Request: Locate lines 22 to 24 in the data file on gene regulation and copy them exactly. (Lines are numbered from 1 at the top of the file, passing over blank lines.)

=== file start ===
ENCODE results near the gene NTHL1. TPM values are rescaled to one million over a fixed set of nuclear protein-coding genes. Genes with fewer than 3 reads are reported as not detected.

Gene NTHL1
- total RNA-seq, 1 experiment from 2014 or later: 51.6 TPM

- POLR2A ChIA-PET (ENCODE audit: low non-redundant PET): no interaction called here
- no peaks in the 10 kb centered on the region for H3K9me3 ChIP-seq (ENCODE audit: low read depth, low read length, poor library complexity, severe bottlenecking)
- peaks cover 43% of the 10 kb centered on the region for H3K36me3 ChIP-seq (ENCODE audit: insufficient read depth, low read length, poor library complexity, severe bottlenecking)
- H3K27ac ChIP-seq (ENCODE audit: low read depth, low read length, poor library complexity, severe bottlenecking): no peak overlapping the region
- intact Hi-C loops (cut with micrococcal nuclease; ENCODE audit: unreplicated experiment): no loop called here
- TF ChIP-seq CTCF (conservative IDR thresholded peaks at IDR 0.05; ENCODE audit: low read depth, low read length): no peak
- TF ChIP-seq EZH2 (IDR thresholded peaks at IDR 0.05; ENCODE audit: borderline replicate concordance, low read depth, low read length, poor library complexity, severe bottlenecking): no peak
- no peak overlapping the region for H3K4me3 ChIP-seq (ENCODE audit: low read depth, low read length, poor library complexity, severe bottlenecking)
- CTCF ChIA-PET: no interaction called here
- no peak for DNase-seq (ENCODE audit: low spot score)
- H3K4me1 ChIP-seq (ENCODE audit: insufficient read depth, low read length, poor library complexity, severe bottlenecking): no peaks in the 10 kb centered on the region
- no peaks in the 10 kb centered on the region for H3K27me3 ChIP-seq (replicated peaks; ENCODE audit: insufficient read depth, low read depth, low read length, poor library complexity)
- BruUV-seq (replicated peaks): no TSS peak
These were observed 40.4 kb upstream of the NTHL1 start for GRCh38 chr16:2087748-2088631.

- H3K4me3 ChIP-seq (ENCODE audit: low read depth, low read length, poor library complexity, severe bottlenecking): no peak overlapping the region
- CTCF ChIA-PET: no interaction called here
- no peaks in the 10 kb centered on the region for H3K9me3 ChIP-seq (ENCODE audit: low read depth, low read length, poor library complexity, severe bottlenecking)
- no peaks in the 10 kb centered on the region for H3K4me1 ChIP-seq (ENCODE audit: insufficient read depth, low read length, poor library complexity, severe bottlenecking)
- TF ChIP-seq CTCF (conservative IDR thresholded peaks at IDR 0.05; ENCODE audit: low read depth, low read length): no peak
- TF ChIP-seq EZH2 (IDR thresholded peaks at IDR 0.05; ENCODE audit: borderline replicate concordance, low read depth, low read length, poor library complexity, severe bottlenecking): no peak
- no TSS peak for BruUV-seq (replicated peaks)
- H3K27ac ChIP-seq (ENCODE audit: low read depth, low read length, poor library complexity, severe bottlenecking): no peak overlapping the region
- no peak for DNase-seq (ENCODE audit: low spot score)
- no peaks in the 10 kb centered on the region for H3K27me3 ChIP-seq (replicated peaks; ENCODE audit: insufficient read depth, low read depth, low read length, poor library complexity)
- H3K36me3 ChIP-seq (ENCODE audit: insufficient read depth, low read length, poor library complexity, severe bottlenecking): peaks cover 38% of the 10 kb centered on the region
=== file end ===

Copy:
- TF ChIP-seq CTCF (conservative IDR thresholded peaks at IDR 0.05; ENCODE audit: low read depth, low read length): no peak
- TF ChIP-seq EZH2 (IDR thresholded peaks at IDR 0.05; ENCODE audit: borderline replicate concordance, low read depth, low read length, poor library complexity, severe bottlenecking): no peak
- no TSS peak for BruUV-seq (replicated peaks)